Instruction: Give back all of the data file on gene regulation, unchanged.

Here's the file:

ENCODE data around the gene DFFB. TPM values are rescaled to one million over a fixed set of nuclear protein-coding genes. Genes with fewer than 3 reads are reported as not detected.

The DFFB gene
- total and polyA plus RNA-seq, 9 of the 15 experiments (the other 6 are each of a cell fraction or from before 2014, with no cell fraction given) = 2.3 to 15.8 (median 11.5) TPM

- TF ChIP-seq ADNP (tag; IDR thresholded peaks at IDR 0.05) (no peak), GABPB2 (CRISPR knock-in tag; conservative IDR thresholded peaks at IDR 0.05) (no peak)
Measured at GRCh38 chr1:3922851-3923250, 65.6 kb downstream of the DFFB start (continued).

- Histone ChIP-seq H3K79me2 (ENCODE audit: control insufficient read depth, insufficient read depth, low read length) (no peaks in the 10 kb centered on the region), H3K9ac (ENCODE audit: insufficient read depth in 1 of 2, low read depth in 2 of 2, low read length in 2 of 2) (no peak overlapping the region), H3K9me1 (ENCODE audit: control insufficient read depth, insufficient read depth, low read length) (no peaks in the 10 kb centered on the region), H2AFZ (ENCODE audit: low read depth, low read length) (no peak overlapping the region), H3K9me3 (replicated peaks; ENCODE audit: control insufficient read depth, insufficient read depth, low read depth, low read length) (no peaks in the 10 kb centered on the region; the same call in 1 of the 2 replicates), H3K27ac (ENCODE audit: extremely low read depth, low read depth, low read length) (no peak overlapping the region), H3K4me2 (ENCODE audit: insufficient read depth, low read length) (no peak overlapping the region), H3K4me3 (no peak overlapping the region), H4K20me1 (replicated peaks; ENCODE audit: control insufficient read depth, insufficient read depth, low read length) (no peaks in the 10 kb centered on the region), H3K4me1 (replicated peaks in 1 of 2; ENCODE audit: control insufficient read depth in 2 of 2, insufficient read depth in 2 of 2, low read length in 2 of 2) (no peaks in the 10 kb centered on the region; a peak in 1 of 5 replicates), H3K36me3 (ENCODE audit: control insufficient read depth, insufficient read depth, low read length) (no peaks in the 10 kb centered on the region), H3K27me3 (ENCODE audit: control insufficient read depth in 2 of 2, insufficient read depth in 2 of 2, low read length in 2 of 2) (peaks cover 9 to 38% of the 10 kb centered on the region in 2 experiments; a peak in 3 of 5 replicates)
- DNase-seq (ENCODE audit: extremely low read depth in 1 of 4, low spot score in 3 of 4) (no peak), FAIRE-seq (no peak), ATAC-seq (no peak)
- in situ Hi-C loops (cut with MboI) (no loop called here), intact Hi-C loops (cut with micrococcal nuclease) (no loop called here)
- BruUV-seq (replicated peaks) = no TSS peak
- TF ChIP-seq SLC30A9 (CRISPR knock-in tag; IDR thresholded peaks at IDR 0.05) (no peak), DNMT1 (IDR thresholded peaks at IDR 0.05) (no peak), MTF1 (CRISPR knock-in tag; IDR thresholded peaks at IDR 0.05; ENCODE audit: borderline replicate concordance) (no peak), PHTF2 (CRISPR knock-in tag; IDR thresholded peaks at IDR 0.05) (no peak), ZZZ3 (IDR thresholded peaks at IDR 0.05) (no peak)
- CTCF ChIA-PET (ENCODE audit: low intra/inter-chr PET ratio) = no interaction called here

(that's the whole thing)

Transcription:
ENCODE data around the gene DFFB. TPM values are rescaled to one million over a fixed set of nuclear protein-coding genes. Genes with fewer than 3 reads are reported as not detected.

The DFFB gene
- total and polyA plus RNA-seq, 9 of the 15 experiments (the other 6 are each of a cell fraction or from before 2014, with no cell fraction given) = 2.3 to 15.8 (median 11.5) TPM

- TF ChIP-seq ADNP (tag; IDR thresholded peaks at IDR 0.05) (no peak), GABPB2 (CRISPR knock-in tag; conservative IDR thresholded peaks at IDR 0.05) (no peak)
Measured at GRCh38 chr1:3922851-3923250, 65.6 kb downstream of the DFFB start (continued).

- Histone ChIP-seq H3K79me2 (ENCODE audit: control insufficient read depth, insufficient read depth, low read length) (no peaks in the 10 kb centered on the region), H3K9ac (ENCODE audit: insufficient read depth in 1 of 2, low read depth in 2 of 2, low read length in 2 of 2) (no peak overlapping the region), H3K9me1 (ENCODE audit: control insufficient read depth, insufficient read depth, low read length) (no peaks in the 10 kb centered on the region), H2AFZ (ENCODE audit: low read depth, low read length) (no peak overlapping the region), H3K9me3 (replicated peaks; ENCODE audit: control insufficient read depth, insufficient read depth, low read depth, low read length) (no peaks in the 10 kb centered on the region; the same call in 1 of the 2 replicates), H3K27ac (ENCODE audit: extremely low read depth, low read depth, low read length) (no peak overlapping the region), H3K4me2 (ENCODE audit: insufficient read depth, low read length) (no peak overlapping the region), H3K4me3 (no peak overlapping the region), H4K20me1 (replicated peaks; ENCODE audit: control insufficient read depth, insufficient read depth, low read length) (no peaks in the 10 kb centered on the region), H3K4me1 (replicated peaks in 1 of 2; ENCODE audit: control insufficient read depth in 2 of 2, insufficient read depth in 2 of 2, low read length in 2 of 2) (no peaks in the 10 kb centered on the region; a peak in 1 of 5 replicates), H3K36me3 (ENCODE audit: control insufficient read depth, insufficient read depth, low read length) (no peaks in the 10 kb centered on the region), H3K27me3 (ENCODE audit: control insufficient read depth in 2 of 2, insufficient read depth in 2 of 2, low read length in 2 of 2) (peaks cover 9 to 38% of the 10 kb centered on the region in 2 experiments; a peak in 3 of 5 replicates)
- DNase-seq (ENCODE audit: extremely low read depth in 1 of 4, low spot score in 3 of 4) (no peak), FAIRE-seq (no peak), ATAC-seq (no peak)
- in situ Hi-C loops (cut with MboI) (no loop called here), intact Hi-C loops (cut with micrococcal nuclease) (no loop called here)
- BruUV-seq (replicated peaks) = no TSS peak
- TF ChIP-seq SLC30A9 (CRISPR knock-in tag; IDR thresholded peaks at IDR 0.05) (no peak), DNMT1 (IDR thresholded peaks at IDR 0.05) (no peak), MTF1 (CRISPR knock-in tag; IDR thresholded peaks at IDR 0.05; ENCODE audit: borderline replicate concordance) (no peak), PHTF2 (CRISPR knock-in tag; IDR thresholded peaks at IDR 0.05) (no peak), ZZZ3 (IDR thresholded peaks at IDR 0.05) (no peak)
- CTCF ChIA-PET (ENCODE audit: low intra/inter-chr PET ratio) = no interaction called here